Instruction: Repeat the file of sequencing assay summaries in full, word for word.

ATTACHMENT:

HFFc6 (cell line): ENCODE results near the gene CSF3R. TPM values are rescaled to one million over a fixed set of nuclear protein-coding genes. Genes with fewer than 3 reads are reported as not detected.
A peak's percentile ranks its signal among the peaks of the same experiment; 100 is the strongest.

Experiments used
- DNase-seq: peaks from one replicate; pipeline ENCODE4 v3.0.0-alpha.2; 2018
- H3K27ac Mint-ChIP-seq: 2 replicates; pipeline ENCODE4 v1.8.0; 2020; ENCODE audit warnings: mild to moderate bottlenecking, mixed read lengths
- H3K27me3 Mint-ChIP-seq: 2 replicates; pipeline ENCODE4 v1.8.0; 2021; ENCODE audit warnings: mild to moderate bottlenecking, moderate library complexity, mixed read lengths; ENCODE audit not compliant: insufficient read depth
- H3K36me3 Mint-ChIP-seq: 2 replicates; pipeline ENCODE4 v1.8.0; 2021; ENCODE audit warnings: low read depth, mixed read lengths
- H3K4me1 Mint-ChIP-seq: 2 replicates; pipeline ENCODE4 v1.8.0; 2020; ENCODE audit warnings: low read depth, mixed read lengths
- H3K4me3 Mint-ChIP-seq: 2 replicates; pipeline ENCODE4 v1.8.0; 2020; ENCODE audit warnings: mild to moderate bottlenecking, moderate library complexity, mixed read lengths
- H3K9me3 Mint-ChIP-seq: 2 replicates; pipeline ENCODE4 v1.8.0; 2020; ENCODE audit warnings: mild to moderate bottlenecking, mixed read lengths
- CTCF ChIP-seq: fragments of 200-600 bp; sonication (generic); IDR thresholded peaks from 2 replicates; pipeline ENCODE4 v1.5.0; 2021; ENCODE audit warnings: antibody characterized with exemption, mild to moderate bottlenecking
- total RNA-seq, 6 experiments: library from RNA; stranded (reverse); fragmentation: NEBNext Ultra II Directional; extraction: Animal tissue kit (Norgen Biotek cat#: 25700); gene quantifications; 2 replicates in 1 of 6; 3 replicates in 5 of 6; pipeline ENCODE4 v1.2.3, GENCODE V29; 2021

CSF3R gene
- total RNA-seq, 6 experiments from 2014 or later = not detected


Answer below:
HFFc6 (cell line): ENCODE results near the gene CSF3R. TPM values are rescaled to one million over a fixed set of nuclear protein-coding genes. Genes with fewer than 3 reads are reported as not detected.
A peak's percentile ranks its signal among the peaks of the same experiment; 100 is the strongest.

Experiments used
- DNase-seq: peaks from one replicate; pipeline ENCODE4 v3.0.0-alpha.2; 2018
- H3K27ac Mint-ChIP-seq: 2 replicates; pipeline ENCODE4 v1.8.0; 2020; ENCODE audit warnings: mild to moderate bottlenecking, mixed read lengths
- H3K27me3 Mint-ChIP-seq: 2 replicates; pipeline ENCODE4 v1.8.0; 2021; ENCODE audit warnings: mild to moderate bottlenecking, moderate library complexity, mixed read lengths; ENCODE audit not compliant: insufficient read depth
- H3K36me3 Mint-ChIP-seq: 2 replicates; pipeline ENCODE4 v1.8.0; 2021; ENCODE audit warnings: low read depth, mixed read lengths
- H3K4me1 Mint-ChIP-seq: 2 replicates; pipeline ENCODE4 v1.8.0; 2020; ENCODE audit warnings: low read depth, mixed read lengths
- H3K4me3 Mint-ChIP-seq: 2 replicates; pipeline ENCODE4 v1.8.0; 2020; ENCODE audit warnings: mild to moderate bottlenecking, moderate library complexity, mixed read lengths
- H3K9me3 Mint-ChIP-seq: 2 replicates; pipeline ENCODE4 v1.8.0; 2020; ENCODE audit warnings: mild to moderate bottlenecking, mixed read lengths
- CTCF ChIP-seq: fragments of 200-600 bp; sonication (generic); IDR thresholded peaks from 2 replicates; pipeline ENCODE4 v1.5.0; 2021; ENCODE audit warnings: antibody characterized with exemption, mild to moderate bottlenecking
- total RNA-seq, 6 experiments: library from RNA; stranded (reverse); fragmentation: NEBNext Ultra II Directional; extraction: Animal tissue kit (Norgen Biotek cat#: 25700); gene quantifications; 2 replicates in 1 of 6; 3 replicates in 5 of 6; pipeline ENCODE4 v1.2.3, GENCODE V29; 2021

CSF3R gene
- total RNA-seq, 6 experiments from 2014 or later = not detected